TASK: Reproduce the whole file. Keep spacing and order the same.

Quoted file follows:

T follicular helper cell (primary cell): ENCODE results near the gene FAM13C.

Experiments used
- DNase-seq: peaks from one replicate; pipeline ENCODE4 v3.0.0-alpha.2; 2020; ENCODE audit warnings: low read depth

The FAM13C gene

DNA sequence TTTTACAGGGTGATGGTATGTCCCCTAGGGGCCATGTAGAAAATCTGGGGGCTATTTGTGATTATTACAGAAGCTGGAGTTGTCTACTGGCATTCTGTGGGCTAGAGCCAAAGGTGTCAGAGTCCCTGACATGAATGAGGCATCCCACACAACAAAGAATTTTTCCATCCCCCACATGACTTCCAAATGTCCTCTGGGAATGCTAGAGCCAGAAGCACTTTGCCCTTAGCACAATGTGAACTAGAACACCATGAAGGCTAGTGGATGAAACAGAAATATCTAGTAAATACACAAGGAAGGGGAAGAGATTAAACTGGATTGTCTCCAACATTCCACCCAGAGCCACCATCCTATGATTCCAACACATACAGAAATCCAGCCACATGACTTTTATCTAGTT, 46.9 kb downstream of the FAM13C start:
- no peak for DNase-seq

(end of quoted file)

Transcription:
T follicular helper cell (primary cell): ENCODE results near the gene FAM13C.

Experiments used
- DNase-seq: peaks from one replicate; pipeline ENCODE4 v3.0.0-alpha.2; 2020; ENCODE audit warnings: low read depth

The FAM13C gene

DNA sequence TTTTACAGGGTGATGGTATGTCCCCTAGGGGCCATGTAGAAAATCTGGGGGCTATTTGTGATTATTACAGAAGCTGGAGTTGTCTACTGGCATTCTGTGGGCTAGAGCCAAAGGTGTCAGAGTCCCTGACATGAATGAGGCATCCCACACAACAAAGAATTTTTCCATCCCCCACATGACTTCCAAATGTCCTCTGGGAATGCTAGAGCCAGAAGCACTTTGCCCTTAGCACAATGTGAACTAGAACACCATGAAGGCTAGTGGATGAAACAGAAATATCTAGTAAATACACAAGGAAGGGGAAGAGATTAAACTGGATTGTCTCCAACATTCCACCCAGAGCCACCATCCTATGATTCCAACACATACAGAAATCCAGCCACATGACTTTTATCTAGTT, 46.9 kb downstream of the FAM13C start:
- no peak for DNase-seq